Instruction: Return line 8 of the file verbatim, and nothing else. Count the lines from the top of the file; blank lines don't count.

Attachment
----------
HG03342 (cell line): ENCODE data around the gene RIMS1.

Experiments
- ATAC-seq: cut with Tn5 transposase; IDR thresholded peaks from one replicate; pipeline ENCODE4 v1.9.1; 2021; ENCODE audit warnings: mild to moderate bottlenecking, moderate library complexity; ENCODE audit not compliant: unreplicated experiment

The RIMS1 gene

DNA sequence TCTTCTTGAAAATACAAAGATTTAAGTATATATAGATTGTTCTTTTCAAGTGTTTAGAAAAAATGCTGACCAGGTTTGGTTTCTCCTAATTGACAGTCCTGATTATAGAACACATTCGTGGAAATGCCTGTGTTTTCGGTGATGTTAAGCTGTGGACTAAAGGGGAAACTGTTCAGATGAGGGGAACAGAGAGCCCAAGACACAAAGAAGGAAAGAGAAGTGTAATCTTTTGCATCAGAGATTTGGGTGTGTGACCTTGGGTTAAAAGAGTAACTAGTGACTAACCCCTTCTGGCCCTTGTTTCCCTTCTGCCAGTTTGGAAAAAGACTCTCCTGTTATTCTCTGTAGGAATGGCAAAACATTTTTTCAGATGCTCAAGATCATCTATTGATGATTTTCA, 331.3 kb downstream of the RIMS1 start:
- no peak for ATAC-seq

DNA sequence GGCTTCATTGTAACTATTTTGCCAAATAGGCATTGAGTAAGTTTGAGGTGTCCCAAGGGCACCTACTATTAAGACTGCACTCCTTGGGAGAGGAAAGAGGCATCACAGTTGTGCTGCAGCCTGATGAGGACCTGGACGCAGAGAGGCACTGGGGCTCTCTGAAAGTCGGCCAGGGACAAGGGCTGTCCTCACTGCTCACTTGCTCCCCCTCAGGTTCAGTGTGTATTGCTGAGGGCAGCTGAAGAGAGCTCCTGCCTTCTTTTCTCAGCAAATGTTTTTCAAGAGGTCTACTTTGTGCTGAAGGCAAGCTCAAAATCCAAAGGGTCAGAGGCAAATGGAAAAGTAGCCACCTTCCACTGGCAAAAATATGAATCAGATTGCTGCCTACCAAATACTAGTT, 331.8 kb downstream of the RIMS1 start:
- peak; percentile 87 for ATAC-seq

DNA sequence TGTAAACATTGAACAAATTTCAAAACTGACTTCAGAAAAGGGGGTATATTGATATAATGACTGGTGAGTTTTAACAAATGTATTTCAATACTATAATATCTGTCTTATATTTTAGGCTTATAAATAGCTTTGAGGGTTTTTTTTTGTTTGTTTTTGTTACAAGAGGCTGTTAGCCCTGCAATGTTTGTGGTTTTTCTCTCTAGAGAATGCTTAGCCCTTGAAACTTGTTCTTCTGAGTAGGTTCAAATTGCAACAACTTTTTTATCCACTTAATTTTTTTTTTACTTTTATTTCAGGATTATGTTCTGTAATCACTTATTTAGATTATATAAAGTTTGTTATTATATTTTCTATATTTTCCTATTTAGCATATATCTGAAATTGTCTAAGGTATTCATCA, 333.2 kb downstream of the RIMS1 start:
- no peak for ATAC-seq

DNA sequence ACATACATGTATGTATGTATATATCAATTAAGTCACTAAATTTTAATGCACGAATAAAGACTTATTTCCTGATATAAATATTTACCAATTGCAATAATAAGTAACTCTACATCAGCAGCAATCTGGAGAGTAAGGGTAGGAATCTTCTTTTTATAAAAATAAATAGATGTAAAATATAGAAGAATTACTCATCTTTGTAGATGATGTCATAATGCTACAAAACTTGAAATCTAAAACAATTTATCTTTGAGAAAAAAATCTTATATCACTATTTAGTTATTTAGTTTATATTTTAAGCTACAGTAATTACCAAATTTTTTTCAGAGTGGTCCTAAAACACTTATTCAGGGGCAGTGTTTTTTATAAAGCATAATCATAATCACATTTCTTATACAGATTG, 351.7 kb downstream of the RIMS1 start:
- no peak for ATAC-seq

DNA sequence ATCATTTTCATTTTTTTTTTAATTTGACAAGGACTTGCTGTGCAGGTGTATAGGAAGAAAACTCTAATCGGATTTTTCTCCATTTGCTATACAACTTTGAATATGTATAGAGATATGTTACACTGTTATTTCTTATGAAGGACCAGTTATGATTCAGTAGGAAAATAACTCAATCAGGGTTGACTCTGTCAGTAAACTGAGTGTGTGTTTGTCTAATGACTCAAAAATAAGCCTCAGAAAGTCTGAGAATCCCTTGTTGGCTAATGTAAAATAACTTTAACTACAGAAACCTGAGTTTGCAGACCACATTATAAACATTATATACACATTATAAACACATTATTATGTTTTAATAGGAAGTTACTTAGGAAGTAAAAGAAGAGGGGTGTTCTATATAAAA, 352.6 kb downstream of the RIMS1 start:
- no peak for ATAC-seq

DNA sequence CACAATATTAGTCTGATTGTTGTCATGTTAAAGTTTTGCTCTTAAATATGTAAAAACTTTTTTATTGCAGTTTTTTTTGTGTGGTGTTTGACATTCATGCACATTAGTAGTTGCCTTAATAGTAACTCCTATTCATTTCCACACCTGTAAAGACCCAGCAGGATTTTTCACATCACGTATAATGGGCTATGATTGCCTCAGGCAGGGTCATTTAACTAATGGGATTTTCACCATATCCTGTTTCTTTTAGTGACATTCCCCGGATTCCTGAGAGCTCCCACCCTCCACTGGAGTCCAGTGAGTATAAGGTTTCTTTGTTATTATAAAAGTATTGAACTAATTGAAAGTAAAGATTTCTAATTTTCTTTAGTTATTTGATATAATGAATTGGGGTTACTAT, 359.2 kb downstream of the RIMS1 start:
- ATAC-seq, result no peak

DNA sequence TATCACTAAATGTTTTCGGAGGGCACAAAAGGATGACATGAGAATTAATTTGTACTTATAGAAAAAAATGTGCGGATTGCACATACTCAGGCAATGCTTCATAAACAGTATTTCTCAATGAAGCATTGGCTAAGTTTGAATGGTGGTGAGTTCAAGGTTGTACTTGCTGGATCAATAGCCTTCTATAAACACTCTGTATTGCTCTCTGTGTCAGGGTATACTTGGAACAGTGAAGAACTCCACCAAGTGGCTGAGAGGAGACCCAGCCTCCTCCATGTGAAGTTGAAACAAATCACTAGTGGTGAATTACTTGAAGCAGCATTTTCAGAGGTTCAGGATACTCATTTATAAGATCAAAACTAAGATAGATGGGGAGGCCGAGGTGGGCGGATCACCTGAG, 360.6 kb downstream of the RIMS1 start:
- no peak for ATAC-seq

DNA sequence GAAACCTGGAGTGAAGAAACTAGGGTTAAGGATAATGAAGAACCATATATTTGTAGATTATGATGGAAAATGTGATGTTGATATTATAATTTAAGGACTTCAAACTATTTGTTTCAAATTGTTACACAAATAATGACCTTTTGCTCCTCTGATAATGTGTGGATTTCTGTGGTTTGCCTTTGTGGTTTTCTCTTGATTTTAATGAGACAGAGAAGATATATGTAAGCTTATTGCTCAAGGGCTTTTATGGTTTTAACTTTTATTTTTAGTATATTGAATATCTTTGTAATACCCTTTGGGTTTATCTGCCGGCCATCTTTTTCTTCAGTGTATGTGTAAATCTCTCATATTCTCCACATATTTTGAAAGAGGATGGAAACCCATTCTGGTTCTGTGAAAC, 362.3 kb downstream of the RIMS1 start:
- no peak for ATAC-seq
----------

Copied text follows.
- peak; percentile 87 for ATAC-seq